divorce_movingThe Courts of Ohio have jurisdiction to terminate the marriage of any Ohio resident that has lived in the state for at least six months.  This is the case even if the marriage took place in another state.   The termination can be by way of Divorce, Dissolution or annulment (in rare circumstances).  Often, couples that have separated and are living apart want to terminate the marriage and have already come to an agreement on all relevant issues (property division, child custody, spousal support, etc).  In other words, the parties agree to go their separate ways and really do not want (or have anything) to fight over.

Frequently, when the parties agree on all material issues, the best mechanism for terminating the marriage is a dissolution.  When parties petition the Court for a dissolution, they submit a separation agreement to the Court along with the petition.  Both parties later appear in court for a brief hearing where they affirm their desire to dissolve the marriage and to declare their agreement on all material issues, as is evidence by the signed separation agreement.  This seems easy enough, right?  Well, maybe not.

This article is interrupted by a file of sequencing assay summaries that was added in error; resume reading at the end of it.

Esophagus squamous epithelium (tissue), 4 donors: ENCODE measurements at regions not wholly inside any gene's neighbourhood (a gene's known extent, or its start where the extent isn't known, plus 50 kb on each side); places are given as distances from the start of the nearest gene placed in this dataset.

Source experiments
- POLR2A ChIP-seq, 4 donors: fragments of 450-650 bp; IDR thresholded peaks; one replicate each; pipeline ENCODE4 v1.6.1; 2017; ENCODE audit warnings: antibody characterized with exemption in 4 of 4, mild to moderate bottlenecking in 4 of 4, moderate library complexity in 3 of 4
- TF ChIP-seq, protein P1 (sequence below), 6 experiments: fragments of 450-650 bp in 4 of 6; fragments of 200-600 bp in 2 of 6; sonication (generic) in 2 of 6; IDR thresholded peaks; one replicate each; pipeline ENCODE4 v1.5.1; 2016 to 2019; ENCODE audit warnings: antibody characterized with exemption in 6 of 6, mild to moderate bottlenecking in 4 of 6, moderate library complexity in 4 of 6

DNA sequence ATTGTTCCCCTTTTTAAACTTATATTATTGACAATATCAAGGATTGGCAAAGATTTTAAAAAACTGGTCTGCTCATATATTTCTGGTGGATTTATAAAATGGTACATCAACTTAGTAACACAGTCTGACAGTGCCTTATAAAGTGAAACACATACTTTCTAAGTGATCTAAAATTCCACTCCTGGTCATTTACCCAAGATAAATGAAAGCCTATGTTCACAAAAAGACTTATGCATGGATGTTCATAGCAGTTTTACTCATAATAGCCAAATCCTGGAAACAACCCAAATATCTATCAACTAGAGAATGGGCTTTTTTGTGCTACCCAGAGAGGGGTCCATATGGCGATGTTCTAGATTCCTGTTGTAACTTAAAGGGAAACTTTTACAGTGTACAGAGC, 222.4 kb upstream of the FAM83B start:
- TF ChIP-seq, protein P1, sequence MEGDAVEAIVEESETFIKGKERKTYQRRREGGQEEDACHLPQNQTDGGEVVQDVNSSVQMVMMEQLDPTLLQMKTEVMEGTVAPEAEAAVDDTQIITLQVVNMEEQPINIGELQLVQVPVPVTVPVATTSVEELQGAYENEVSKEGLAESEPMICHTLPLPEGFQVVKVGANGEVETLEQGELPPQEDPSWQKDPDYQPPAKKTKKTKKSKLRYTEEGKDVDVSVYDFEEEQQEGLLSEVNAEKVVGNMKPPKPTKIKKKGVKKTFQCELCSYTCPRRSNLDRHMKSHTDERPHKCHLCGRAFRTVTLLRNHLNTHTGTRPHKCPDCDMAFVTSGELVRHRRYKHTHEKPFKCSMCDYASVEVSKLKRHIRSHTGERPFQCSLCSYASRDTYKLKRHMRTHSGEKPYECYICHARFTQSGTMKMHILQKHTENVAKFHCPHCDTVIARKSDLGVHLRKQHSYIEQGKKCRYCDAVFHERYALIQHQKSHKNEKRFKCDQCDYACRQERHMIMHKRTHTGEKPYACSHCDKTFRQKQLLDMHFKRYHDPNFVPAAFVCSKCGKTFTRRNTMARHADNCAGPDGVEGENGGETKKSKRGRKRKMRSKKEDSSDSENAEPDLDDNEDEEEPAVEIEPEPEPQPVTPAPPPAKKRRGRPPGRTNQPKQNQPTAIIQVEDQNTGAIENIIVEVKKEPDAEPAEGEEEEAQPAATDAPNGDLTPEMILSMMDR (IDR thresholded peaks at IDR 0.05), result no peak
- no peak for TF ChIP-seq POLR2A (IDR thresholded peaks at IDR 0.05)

A dissolution will not work when one of the parties to the marriage is unable to appear in Court here in Ohio.   At the heart of the dissolution is the idea of agreement by the parties, and if one of the parties does not appear in court to formally declare their agreement, the Court cannot terminate the marriage. In this scenario, the parties should look into an “uncontested divorce.”

Generally speaking, an uncontested divorce is where one party files a complaint for divorce and the other spouse fails to file any responsive pleading or otherwise appear and defend the action.  The Court can terminate the marriage by simply having the plaintiff-spouse testify (along with one other witness to corroborate the testimony) and the defendant-spouse need not appear at all.  Although this seems rather intuitive, the real benefit of an uncontested divorce is that the parties can still enter into a separation agreement, just as in a dissolution, and submit it to the court for incorporation into the final divorce decree.

So, whenever two spouses reside far apart, they should consider an uncontested divorce action to save the absent spouse travel expenses.  But, remember that this will only work when both spouses are in agreement on the division of property, child custody, spousal support, etc.

Brought to you by the Ohio law offices of Morrison & Nicholson.  Call today for a free consultation (937) 432 – 9775.